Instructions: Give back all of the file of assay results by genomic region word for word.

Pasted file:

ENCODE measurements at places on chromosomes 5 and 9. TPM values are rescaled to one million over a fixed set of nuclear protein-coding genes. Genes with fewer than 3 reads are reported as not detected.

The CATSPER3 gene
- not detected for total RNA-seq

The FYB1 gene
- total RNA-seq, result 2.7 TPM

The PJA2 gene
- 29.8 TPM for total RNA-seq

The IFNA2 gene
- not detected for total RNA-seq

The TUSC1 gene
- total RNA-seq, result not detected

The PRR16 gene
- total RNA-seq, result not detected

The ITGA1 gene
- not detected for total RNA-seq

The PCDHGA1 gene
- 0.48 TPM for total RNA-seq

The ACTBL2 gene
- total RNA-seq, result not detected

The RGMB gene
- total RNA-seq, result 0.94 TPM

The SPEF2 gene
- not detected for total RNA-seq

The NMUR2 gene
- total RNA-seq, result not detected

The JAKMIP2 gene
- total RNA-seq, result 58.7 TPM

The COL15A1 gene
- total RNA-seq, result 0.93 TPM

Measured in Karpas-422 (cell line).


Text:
ENCODE measurements at places on chromosomes 5 and 9. TPM values are rescaled to one million over a fixed set of nuclear protein-coding genes. Genes with fewer than 3 reads are reported as not detected.

The CATSPER3 gene
- not detected for total RNA-seq

The FYB1 gene
- total RNA-seq, result 2.7 TPM

The PJA2 gene
- 29.8 TPM for total RNA-seq

The IFNA2 gene
- not detected for total RNA-seq

The TUSC1 gene
- total RNA-seq, result not detected

The PRR16 gene
- total RNA-seq, result not detected

The ITGA1 gene
- not detected for total RNA-seq

The PCDHGA1 gene
- 0.48 TPM for total RNA-seq

The ACTBL2 gene
- total RNA-seq, result not detected

The RGMB gene
- total RNA-seq, result 0.94 TPM

The SPEF2 gene
- not detected for total RNA-seq

The NMUR2 gene
- total RNA-seq, result not detected

The JAKMIP2 gene
- total RNA-seq, result 58.7 TPM

The COL15A1 gene
- total RNA-seq, result 0.93 TPM

Measured in Karpas-422 (cell line).